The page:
12. @Decan this is very regional, and depends on local geography and climate. Where I live, in the US mid-Atlantic region, summer is the time of abundant water. As an example- in a large national park in the mountains of Virginia just south of where I live, there are many waterfalls throughout the the park. However, websites and guidebooks will warn you that if you try to go see the waterfalls in any season other than summer, you may be disappointed, because there may not be enough water for the waterfalls to be flowing. This same park has to turn off many of its smaller public bathroom and drinking water facilities in the late fall through late spring, because there's not enough water to keep them operating. Where I live in Washington DC, we have numerous rainstorms and thunderstorms all summer long, and even when it is not raining there is a lot of moisture in the air- it is VERY humid all summer long. Summer is also monsoon season in India other parts of South Asia, rainy season in much of Africa, etc. So I think a lot of this association has to do with where you live and what you are accustomed to. For me, when I think flowing water or see those abundant waterfalls, I think "summer." So that has a lot to do with why I associate Cups with summer.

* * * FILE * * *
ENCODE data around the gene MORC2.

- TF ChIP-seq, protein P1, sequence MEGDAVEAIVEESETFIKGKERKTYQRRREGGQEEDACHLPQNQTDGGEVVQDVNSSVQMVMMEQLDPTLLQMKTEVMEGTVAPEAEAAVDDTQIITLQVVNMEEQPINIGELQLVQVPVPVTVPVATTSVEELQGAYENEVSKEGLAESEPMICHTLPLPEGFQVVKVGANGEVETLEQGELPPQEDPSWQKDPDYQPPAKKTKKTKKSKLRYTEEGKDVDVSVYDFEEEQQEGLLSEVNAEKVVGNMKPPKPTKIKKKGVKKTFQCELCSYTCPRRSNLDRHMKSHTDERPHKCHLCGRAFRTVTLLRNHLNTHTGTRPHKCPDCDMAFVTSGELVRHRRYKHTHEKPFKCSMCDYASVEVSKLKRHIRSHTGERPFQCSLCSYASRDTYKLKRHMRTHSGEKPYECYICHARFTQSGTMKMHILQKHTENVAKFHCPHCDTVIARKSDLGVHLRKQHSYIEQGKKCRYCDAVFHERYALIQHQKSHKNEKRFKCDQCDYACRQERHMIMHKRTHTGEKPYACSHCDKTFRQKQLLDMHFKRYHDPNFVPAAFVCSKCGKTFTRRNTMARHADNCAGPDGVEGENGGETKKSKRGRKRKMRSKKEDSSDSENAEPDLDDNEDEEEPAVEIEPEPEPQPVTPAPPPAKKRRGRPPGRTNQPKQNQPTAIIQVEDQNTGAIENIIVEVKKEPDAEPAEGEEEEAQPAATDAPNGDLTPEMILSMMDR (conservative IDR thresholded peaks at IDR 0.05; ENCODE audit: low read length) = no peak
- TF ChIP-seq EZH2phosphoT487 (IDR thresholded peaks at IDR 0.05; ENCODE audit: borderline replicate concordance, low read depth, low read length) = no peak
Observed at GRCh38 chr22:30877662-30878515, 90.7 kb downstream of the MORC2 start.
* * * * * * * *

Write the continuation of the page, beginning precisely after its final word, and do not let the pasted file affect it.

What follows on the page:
13. Haha, I don't see Swords as bad. But I do see them as cold and stark, like winter. Swords as Winter seems to be the most agreed upon among most of us- though not all of us! Really interesting to see everyone's interpretations and reasoning.
  14. Thank you @Rupicapra! I wasn't aware of this deck So you, I, and the creator of the Darkness of Light are all in alignment! Ahh, and it sounds like so is Lunaea Weatherstone, creator of the Victorian Fairy! Thanks for the info @Saturn Celeste
  15. Who made the world? Who made the swan, and the black bear? Who made the grasshopper? This grasshopper, I mean — the one who has flung herself out of the grass, the one who is eating sugar out of my hand, who is moving her jaws back and forth instead of up and down — who is gazing around with her enormous and complicated eyes. Now she lifts her pale forearms and thoroughly washes her face. Now she snaps her wings open, and floats away. I don’t know exactly what a prayer is. I do know how to pay attention, how to fall down into the grass, how to kneel down in the grass, how to be idle and blessed, how to stroll through the fields, which is what I have been doing all day. Tell me, what else should I have done? Doesn’t everything die at last, and too soon? Tell me, what is it you plan to do with your one wild and precious life? --The Summer Day, Mary Oliver A very blessed Midsummer to all